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Why Someone Should Be in Charge of Your Web Site

  |  May 22, 2002   |  Comments

Organic growth is great when it comes to vegetables and fruits, not when it comes to your Web site.

If your Web site is important to your business, it needs to be managed professionally. Unfortunately, sites are often designed and managed by committees. Everyone is in charge, which means nobody has control. This results in content that is uneven in style, tone, and quality and an information architecture that is muddled and inconsistent.

George W. Bush is President of the United States. Steve Ballmer is CEO of Microsoft. Paul E. Steiger is managing editor of The Wall Street Journal. Yet, on a great many Web sites -- particularly intranets -- nobody is in charge.

"In a world full of turf battles, it takes real courage to stand up and say, 'Our intranet doesn't need an owner. It belongs to all of us -- and to none of us,'" George Anders wrote in the September 2001 issue of Fast Company. I wonder whether Anders would say the same about a car production line: "Our production line doesn't need an owner. It belongs to all of us -- and none of us."

What is an organization if not organized? Surely, one of the principal benefits of an organization is that it organizes human and physical assets to achieve certain objectives.

Why should the Web site be an exception? We don't say to office workers: "Go on there, figure out how the office should be run." We don't say to sales reps: "Go on there, do your own thing." Isn't this why we have managers? To manage. To plan. To organize.

Many Web sites do not have clear management structures. The people who run them may have some responsibility, but they often lack authority. One reason this situation has occurred is, historically, senior management did not understand the Web.

This resulted in companies' leadership generally ignoring the Web. Consequently, Web sites, particularly intranets, grew organically because of the efforts of evangelists within companies. These evangelists received pretty much zero support and no budget. Yet they often achieved real results.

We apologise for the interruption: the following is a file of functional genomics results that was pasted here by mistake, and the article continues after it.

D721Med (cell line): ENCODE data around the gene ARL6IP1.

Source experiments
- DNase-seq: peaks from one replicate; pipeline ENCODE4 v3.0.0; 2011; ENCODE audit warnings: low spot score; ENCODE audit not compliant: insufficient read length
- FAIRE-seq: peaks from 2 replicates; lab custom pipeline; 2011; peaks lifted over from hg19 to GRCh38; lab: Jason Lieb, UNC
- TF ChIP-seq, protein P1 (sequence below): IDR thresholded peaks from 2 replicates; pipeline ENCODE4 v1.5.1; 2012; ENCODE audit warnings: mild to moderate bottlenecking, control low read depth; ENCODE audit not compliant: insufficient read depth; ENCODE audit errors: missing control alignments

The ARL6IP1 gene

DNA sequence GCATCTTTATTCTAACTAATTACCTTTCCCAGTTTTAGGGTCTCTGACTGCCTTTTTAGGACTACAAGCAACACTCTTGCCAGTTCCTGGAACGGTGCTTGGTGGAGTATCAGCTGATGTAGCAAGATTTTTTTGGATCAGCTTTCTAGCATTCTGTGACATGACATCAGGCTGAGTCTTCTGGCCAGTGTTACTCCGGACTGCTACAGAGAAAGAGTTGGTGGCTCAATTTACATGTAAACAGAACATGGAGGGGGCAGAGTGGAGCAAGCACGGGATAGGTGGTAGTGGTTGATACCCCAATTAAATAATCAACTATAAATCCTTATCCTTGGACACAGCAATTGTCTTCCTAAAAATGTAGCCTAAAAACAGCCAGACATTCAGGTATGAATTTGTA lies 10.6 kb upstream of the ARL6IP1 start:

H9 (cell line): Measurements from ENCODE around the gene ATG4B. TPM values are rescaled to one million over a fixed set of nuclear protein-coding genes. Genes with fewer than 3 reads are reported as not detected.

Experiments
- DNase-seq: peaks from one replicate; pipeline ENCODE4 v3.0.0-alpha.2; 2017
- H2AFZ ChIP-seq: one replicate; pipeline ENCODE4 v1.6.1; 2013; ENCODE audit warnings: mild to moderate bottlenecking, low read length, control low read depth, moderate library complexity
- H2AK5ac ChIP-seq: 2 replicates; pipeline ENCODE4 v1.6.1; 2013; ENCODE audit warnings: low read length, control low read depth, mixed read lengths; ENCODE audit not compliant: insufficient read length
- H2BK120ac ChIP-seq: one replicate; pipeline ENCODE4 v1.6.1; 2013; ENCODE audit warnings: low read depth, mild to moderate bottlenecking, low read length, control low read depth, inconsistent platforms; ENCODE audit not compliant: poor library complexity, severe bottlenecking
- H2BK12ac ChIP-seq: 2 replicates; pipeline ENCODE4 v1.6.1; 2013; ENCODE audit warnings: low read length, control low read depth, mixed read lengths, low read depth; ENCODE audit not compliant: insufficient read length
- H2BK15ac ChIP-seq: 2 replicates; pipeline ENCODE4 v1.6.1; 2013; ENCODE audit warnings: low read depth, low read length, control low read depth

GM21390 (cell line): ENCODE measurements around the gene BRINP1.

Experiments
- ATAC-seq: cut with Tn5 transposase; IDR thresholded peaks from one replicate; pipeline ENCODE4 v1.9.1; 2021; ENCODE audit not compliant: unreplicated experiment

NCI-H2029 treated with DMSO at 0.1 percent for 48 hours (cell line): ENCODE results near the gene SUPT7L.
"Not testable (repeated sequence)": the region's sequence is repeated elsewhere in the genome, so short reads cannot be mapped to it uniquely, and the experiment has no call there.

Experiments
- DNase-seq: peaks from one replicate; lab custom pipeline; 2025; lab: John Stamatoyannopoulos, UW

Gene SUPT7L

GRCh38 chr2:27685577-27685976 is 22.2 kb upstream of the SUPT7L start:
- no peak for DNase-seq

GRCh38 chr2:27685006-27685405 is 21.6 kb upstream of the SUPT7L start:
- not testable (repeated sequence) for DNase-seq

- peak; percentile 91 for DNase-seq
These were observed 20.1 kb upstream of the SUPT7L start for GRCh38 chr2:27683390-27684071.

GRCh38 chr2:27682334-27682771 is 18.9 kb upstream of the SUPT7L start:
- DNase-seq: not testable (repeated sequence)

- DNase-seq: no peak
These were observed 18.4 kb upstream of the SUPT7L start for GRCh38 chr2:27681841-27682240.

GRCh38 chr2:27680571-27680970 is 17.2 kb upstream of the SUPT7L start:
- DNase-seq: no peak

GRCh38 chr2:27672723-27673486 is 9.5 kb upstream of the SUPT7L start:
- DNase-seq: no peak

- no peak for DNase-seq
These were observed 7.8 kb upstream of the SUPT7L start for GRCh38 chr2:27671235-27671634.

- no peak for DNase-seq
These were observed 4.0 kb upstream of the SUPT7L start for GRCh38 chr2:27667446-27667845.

These evangelists had their own ideas as to how the site should be organized and what content should be on it. I once had a conversation with an employee from a large consultancy. He told me the company operated 1,000 separate intranets, 950 of which were useless.

Some people champion evolution and community when it comes to the Web. Evolution has undisputed benefits, but it can take millions of years to get something right. Business doesn't usually have that long. Community is a wonderful aspect of society, but community is not business. There are good reasons why GE and Microsoft are not organized along community structures.

When people come to your site, they want to quickly and easily find information. Supporting this need requires complex planning and ongoing management.

As Peter Merholz of Adaptive Path writes:

[If] your Web site simply exposes your messy and silo-ed enterprise, the customer will assume the left hand doesn't know what the right hand is doing. But if the site achieves consistency throughout, it presents a unified front that allows the customer to accomplish what they've set out to do there.

The organization that does not put someone in charge of its Web site is shirking its responsibilities and short-changing its Web site users.

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ABOUT THE AUTHOR

Gerry McGovern Gerry McGovern is a Web consultant and author. His most recent books are Content Critical and The Web Content Style Guide, published by Financial Times Prentice Hall.

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